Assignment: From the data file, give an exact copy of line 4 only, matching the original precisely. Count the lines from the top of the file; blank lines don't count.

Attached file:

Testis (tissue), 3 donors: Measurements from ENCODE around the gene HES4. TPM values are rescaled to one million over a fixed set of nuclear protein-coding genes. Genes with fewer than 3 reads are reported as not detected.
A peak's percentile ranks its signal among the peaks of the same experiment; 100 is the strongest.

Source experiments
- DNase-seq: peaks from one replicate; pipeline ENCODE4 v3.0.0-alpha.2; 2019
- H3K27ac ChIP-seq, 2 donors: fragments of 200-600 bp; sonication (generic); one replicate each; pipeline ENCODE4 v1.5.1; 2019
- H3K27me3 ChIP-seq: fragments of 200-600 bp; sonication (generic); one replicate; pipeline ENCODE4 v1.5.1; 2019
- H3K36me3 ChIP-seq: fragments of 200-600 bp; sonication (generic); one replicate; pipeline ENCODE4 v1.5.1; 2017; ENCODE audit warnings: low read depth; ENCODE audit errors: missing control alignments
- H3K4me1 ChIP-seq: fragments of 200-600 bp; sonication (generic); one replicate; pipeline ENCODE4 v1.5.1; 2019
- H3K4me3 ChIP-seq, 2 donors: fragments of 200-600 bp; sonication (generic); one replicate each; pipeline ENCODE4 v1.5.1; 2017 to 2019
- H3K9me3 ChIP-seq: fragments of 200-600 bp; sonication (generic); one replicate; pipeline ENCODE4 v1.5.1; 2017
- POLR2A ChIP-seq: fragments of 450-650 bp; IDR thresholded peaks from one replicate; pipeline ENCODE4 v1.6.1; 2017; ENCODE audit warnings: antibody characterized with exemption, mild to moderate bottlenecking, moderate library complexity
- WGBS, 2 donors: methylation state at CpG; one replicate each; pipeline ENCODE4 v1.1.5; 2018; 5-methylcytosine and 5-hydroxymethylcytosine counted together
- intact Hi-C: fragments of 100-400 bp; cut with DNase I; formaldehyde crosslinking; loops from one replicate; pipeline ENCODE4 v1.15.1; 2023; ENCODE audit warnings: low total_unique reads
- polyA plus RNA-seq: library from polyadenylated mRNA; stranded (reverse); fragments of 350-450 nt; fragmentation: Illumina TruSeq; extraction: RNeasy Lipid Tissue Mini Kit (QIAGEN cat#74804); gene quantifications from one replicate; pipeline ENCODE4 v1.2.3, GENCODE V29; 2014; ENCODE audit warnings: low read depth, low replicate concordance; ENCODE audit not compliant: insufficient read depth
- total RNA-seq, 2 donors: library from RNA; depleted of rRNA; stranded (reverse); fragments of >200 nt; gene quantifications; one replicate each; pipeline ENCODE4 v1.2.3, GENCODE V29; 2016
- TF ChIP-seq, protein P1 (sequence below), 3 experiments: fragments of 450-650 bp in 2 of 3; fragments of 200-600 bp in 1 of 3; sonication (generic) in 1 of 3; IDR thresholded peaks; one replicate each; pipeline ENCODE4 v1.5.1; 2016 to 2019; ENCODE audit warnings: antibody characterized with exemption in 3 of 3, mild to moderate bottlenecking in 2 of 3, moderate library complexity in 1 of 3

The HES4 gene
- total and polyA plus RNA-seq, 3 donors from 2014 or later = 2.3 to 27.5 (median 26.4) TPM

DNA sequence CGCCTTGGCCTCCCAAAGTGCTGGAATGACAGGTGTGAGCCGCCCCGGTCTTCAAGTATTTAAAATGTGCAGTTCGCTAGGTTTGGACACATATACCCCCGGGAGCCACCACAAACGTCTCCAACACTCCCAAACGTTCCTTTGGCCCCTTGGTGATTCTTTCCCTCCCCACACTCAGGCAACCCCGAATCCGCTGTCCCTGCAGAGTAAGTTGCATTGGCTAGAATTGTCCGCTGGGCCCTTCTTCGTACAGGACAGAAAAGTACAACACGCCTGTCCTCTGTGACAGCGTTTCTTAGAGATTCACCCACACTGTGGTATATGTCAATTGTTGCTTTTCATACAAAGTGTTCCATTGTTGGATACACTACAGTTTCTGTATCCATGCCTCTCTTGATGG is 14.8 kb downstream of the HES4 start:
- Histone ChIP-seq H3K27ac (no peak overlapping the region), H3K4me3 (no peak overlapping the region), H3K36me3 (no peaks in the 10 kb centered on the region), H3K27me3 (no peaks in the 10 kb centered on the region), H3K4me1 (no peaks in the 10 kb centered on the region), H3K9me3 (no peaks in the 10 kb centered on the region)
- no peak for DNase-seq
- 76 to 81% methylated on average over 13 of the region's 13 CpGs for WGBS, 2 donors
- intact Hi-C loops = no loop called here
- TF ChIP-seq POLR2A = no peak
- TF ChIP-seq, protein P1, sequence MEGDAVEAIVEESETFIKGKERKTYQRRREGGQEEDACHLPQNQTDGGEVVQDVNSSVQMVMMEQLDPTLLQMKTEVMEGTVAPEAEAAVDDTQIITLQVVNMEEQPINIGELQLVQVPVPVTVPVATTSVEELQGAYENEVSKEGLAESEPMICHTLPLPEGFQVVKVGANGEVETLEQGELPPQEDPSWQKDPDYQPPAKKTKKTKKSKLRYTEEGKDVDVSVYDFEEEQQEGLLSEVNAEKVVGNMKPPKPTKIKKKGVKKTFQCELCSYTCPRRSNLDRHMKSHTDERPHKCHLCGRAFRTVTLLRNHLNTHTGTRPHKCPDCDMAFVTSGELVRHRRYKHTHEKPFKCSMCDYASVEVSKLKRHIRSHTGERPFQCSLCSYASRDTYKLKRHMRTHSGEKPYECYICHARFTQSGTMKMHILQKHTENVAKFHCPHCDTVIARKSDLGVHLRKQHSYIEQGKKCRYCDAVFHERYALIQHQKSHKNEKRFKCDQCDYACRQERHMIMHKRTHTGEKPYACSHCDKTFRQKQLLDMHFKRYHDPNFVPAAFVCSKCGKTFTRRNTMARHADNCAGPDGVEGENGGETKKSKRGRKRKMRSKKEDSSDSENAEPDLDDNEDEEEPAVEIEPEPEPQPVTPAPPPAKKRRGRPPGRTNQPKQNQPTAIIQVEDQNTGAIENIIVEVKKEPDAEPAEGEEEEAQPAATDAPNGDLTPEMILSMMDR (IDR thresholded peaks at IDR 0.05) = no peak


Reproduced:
- DNase-seq: peaks from one replicate; pipeline ENCODE4 v3.0.0-alpha.2; 2019